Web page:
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James Hettinger

James Hettinger is the assistant editorial director for Animal Sheltering magazine at The Humane Society of the United States (HSUS). He's responsible for editing copy and managing the production of the award-winning quarterly publication aimed at shelter and rescue personnel. Prior to joining The HSUS in 2008, James worked for several local newspapers and trade associations in the Washington, D.C., area. He shares his home with three cats: Edgar, Dana and Vinny. 

Content by James Hettinger

  • Magazine Article

    Weathering the storms, part III

    Armed with safety equipment, supplies and experience, members of the HSUS Animal Rescue Team wade into Texas floodwaters to rescue animals stranded by the storm.

    The heart of Texas

    Yes, Hurricane Harvey was a catastrophe. The historic storm dumped trillions of gallons of water on Texas last summer, destroying homes and disrupting thousands of human and animal lives.

    But amid the chaos and destruction, people’s resilience came shining through, along with their compassion and willingness to cooperate. The storm forced pet owners in the Houston area and along the Gulf Coast to evacuate, but the animal welfare community responded by working together, setting up shelters and arranging transports. Donations poured in from a public moved to help.

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  • Magazine Article

    Easy riders

    To reduce cats’ stress during transport, Second Chance Animal Services in Massachusetts recommends filling their crates with familiar items.

    When transporting cats, battle stress with familiarity

    Have you ever seen the internet meme showing how dogs and cats view road trips differently?

    The dog sits calmly in a car seat, floating through the bright lights and enticing purple hues of outer space. Meanwhile the cat, with his eyes closed and mouth wide open in terror, desperately sinks his claws into the seat to avoid being sucked into a swirling vortex.

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  • Magazine Article

    Garfield gets (a little) serious

    Garfield—Jim Davis’ lasagna-loving, Monday-hating protagonist—is helping to spread the word that wonderful companions can be found in animal shelters.

    The iconic cartoon cat lends a paw to the Shelter Pet Project

    Who knew he had it in him?

    Garfield—that famous (and famously self-centered) cartoon cat, who’s been known to spar with his canine housemate Odie and torture his owner Jon—actually cares about his fellow creatures.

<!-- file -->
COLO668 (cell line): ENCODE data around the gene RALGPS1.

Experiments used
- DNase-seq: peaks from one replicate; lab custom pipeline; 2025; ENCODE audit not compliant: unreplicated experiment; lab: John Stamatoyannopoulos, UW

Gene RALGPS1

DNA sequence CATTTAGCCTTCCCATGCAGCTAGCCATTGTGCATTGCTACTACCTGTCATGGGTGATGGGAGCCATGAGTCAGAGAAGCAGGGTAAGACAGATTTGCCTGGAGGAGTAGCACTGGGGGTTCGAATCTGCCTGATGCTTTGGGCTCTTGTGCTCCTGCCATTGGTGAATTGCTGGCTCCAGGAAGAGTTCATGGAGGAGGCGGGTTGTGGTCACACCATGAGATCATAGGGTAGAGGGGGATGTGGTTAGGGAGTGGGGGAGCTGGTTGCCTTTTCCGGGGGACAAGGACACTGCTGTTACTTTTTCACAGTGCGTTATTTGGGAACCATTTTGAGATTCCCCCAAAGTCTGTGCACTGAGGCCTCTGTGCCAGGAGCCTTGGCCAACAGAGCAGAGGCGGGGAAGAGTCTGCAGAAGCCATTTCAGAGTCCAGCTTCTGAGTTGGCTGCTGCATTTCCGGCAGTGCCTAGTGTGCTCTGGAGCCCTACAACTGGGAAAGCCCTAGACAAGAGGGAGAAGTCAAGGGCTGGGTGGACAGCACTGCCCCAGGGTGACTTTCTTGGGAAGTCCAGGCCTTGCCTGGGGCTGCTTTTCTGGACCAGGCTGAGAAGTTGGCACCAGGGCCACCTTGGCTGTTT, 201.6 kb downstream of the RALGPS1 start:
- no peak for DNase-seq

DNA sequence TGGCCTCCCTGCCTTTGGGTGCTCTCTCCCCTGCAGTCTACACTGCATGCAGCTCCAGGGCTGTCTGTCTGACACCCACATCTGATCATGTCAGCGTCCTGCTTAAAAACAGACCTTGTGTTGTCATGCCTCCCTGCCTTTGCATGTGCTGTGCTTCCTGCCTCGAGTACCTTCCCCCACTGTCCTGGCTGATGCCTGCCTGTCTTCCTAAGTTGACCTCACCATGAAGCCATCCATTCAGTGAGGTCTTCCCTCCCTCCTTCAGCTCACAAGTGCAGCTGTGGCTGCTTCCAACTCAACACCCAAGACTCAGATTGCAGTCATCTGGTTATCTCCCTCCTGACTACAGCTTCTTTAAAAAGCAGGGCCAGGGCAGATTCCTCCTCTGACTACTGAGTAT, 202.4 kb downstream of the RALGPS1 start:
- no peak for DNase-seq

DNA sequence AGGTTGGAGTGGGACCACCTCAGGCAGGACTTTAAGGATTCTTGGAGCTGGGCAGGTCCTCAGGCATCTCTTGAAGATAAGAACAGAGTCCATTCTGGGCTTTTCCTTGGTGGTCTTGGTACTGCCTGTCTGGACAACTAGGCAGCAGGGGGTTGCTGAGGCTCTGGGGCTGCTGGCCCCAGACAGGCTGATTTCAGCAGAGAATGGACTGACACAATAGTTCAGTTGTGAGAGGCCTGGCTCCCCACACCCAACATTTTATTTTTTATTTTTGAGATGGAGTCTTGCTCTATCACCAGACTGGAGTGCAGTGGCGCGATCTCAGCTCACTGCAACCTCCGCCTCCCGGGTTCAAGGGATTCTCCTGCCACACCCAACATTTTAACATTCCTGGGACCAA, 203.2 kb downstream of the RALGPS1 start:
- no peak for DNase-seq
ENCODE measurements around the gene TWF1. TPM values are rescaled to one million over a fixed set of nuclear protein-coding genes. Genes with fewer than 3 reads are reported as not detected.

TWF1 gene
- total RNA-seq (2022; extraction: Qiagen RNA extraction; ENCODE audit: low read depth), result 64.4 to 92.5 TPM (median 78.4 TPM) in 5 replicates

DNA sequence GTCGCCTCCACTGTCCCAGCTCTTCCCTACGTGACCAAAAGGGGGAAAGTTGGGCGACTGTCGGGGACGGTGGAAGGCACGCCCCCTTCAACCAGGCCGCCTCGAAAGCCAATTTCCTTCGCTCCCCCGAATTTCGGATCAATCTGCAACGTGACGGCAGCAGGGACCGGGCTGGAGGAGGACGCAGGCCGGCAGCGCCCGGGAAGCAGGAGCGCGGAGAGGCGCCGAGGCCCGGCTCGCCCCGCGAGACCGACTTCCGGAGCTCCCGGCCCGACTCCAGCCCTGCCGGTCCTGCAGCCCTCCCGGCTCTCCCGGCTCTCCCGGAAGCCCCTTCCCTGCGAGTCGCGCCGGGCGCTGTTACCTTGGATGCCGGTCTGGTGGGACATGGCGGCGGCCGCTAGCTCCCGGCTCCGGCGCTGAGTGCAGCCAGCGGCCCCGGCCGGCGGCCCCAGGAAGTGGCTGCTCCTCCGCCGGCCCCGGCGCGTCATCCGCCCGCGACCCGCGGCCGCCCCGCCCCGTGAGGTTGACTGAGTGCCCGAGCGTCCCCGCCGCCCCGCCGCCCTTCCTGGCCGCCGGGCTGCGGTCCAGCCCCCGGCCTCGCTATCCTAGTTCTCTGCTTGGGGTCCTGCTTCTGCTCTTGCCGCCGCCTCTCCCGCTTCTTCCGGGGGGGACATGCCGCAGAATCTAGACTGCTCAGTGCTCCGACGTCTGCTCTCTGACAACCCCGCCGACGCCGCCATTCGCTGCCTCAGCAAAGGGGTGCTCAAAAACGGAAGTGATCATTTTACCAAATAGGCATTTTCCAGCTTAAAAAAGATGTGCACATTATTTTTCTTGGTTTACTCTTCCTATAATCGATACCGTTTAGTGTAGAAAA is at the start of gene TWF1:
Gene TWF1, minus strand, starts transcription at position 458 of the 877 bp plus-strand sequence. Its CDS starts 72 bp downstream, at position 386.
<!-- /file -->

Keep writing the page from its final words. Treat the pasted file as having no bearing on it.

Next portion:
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  • Magazine Article

    Plumbing the depths

    Shelter drainage systems vary, but they’re key to keeping your shelter clean and your animals healthy

    Shelter work isn’t all sweet puppy kisses and kitten nuzzles. What goes in one end of our furry charges eventually comes out the other, and a well-functioning drainage system is essential if you hope to minimize odors and control the spread of disease at your facility. But there’s more to shelter drains than meets the eye: Which types of drains are best for you, and where should you put them? Our “101” explores what you ought to consider before taking the plunge.

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  • Magazine Article

    Hope in the valley

    Fresno Humane Animal Services (FHAS) doesn’t yet have a modern facility, but the nonprofit takes a modern approach to sheltering and community engagement.

    Fresno group works to improve animal outcomes amid difficult circumstances

    In California, Fresno Humane Animal Services is facing all sorts of challenges, from a huge service area to kennels located in the parking lot of an abandoned morgue. But the group is improving animal care and saving more lives by pursuing partnerships in the community and embracing a can-do attitude.

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  • Magazine Article

    Design for living

    Does your new shelter need to be the Taj Mahal?

    Today’s animal shelters must meet a variety of needs: They’re expected to look like a shopping center and perform like a hospital, all while remaining a secure facility. They need to be functional, but also welcoming. They need to be welcoming, but not seem so extravagant they’ll make donors or taxpayers wonder where their money is going. They need to showcase adoptable pets in a friendly and appealing way, but also provide safe, secure space for animals who may be quarantined for health or behavior reasons.

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